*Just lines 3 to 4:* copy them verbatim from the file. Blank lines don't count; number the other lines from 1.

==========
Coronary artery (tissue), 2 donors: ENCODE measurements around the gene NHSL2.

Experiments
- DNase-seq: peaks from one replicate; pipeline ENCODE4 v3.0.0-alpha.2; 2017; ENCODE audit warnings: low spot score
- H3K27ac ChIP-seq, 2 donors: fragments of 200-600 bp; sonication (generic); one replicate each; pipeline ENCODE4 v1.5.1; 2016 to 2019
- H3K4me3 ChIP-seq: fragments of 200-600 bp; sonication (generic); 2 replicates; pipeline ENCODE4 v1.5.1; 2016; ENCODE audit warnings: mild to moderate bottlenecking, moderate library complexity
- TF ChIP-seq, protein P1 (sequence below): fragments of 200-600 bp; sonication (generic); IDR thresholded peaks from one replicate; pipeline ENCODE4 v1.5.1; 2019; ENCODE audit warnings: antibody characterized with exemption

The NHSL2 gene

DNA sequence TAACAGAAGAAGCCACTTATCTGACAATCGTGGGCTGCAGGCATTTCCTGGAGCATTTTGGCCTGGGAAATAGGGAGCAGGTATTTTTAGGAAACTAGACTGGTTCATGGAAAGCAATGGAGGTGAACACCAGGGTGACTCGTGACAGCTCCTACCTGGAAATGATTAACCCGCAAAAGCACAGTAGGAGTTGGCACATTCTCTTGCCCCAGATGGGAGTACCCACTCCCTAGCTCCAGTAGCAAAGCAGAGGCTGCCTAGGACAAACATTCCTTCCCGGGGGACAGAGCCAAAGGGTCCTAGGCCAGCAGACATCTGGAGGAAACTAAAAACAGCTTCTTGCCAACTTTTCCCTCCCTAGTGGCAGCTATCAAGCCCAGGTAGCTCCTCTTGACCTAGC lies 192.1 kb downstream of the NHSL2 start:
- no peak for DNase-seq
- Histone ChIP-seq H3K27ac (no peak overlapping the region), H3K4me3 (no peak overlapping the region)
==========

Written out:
- DNase-seq: peaks from one replicate; pipeline ENCODE4 v3.0.0-alpha.2; 2017; ENCODE audit warnings: low spot score
- H3K27ac ChIP-seq, 2 donors: fragments of 200-600 bp; sonication (generic); one replicate each; pipeline ENCODE4 v1.5.1; 2016 to 2019